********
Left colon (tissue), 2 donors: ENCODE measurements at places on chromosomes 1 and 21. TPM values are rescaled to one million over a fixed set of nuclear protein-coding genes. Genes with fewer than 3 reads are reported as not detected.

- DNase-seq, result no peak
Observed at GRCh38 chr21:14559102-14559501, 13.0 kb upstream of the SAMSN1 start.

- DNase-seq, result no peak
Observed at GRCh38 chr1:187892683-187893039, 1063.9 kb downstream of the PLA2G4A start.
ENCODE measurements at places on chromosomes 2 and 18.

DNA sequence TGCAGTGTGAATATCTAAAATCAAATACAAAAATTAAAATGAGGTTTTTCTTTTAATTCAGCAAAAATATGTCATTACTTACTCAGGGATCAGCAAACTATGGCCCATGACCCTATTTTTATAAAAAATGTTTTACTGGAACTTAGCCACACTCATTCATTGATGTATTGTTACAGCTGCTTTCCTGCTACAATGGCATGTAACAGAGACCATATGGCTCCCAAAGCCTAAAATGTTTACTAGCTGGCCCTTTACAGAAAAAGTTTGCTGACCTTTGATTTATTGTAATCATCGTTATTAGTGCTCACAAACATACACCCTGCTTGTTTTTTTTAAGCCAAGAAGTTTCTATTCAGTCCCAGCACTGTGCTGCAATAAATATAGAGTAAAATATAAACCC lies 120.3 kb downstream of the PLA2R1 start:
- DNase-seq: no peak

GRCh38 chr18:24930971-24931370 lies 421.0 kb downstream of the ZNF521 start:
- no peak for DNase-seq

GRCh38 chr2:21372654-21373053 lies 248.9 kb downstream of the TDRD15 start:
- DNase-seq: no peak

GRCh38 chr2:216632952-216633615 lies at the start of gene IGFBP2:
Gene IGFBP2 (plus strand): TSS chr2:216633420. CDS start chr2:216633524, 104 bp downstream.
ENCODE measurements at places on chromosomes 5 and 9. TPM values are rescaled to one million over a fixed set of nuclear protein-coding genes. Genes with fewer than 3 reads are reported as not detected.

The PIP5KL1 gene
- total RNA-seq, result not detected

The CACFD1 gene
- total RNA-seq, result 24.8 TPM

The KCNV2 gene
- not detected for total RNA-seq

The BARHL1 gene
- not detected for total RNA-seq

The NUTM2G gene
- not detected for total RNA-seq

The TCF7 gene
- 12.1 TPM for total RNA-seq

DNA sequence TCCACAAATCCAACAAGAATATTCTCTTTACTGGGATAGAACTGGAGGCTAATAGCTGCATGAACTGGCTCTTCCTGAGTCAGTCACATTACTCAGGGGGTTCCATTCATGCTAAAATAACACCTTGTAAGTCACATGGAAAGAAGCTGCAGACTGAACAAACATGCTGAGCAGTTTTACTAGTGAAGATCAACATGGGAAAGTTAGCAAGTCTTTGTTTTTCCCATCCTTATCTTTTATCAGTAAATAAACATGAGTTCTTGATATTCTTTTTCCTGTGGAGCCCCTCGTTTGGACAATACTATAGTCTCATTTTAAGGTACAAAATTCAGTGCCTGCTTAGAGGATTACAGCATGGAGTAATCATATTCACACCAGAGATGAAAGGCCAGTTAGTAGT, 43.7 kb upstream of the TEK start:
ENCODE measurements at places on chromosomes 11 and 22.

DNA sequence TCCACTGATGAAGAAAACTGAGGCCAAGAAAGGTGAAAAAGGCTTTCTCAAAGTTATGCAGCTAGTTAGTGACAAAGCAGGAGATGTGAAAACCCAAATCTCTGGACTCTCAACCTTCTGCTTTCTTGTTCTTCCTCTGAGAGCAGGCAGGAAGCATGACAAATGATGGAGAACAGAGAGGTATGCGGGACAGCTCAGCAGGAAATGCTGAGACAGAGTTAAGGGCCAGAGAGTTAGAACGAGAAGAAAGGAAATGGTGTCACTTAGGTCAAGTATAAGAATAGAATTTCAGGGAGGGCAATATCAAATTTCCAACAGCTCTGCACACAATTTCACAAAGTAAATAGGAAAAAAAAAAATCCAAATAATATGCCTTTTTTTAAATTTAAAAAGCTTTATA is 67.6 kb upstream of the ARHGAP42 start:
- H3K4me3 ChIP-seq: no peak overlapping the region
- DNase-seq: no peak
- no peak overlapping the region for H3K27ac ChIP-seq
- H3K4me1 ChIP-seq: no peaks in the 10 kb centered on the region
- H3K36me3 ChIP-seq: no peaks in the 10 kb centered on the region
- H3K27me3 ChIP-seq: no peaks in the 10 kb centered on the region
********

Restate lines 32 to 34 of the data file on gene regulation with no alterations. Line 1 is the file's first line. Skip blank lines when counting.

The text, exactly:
- DNase-seq: no peak
- no peak overlapping the region for H3K27ac ChIP-seq
- H3K4me1 ChIP-seq: no peaks in the 10 kb centered on the region